My Journey:

My fascination with making things and all things color started at a very early age. I dreamed in bright colors. I remember a lady in a sparkly,emerald green bathing suit in one of my dreams letting me know that I was not to be afraid. I remember ruby reds, fuschias, royal blue all things color dancing around in my head. The first word I could read was the word red on a crayola crayon. I was so excited I ran into the family room and told everybody I could read. RED such a great word.


I was the youngest child of a large family and so as my mother sent kids off to school, she would have a little more time to pursue her creative hobbies. My mother's sister, Aunt Jeannie was also an artist. She was a painter and her home was filled with amazing projects all over the place. Their house smelled like linseed oil and you had to be careful where you sat. My cousins were true artists.


In my mind a true artist was someone who could paint a picture of say a horse or a person and the drawing actually looks exactly like that horse or that person. That's where I got stuck. I loved colors, I loved fabric and ribbon but I couldn't draw in fact I was ashamed at what I made, it never looked like the object it was intended to look like. How could I have such a love of art and creativity and not be able to draw? It just wasn't fair. My mother paid for me to take art courses, drawing and painting but by that time fear and catatonia had set in. I did make paintings but they were flat and uninteresting. When I was about 12 I started sewing. Sewing was 3 dimensional and I could make clothes with all the wild fabrics that I loved. I dressed like an artist. I wore outrageous old fur coats and shoes purchased from a department store where they never got rid of old stock. My shoes were from the 1940's. I word long denim skirts made from old overalls with the legs cut out and bright crazy fabrics were placed in the middle. Basically, I embarrassed my mother. 

Sewing and making was what kept me safe in a world that I found extremely hostile. I could go up into my room and make stuff. I could hide away and find safety and I got positive feedback on my projects. 

I wanted to be an interior designer, I wanted to be some kind of designer or artist. I wanted to go to Rhode Island School of Design but I just didn't believe I could do anything like that. I wasn't good enough. I didn't try, I didn't ask for help I was under the impression that I should know and if I didn't know, well too bad. I also believed for some reason that becoming an artist might be a bit selfish. That I wasn't contributing to the world in any positive way. And, remember, I couldn't draw. The summer of my sophomore year in high school, I went to the then called school of Arts and Crafts in Detroit. I worked so hard taking 2 courses that year. I loved it, I gave it 100% of my time and energy. I think I grew but I was still so scared and insecure.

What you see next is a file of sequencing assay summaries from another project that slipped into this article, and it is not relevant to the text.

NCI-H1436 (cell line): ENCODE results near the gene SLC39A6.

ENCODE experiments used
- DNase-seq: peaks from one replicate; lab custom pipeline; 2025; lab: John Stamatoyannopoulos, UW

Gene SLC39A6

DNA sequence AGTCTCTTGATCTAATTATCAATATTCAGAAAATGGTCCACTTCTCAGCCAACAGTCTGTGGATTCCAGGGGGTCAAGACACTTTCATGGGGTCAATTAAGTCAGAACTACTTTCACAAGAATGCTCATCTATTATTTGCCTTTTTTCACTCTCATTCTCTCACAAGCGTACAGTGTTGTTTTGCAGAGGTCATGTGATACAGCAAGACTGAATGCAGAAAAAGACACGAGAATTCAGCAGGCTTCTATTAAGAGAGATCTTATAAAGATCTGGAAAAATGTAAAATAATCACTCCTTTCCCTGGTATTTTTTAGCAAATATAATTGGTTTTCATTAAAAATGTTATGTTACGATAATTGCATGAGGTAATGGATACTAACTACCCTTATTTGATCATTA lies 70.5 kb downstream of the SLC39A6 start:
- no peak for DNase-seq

In High School, when kids were cutting class to go do stupid stuff, I cut class to go to the Detroit Institute of Arts. I cut class to stay home and make ceramics. Enough said. When I finally went to college, I became an elementary school teacher. I minored in art and took as much art as I could but in the end I became a teacher. Teaching was a good career for me but I had a hard time focussing on what a teacher should be focussing on. I was flighty and couldn't really teach in that linear way that teachers are expected to teach. I wanted to teach through art and I did. I was distracted and I fear that many of my students suffered because I really couldn't help them. Don't get me wrong, I believe I made a lot of positive contributions to children's lives I just don't think that was my path and I could have done better.

After many years teaching, I finally hit the wall. I had a nervous breakdown. It was clear that my teaching days were over. 

I went to vocational rehabilitation to figure out what I should be doing with my life. Of course, every career survey I took suggested that I be an artist. But I still had it in my head that I couldn't really do art. Yes, I made spectacular quilts and other colorful bright fun objects but I could never really make a living at art.

For some crazy reason I decided to go into web design and graphic arts at a local junior college thanks to Vocational Rehabilitation. I was able to take some really fun art courses and learn about graphic design. My brain just didn't wrap itself around web site stuff. I was much more open with my creativity and accepting of the work I did. I loved spending the hours creating cool images and stuff. I met my sweetie in 2011 and he encouraged me to work at selling some kind of art. I wasn't being very successful at website design so since he had the glass blowing set up at his place because his son dabbled in it, I decided to take a lampworking class. I fell in love with it. I could play with color and glass, taking something hard, liquify it, change it's shape and make it beautiful. I am learning to accept my "organic" style. There is a beauty to the imperfect. I find that when I am having fun and I see this as an adventure instead of something I have to perfect I experience complete joy.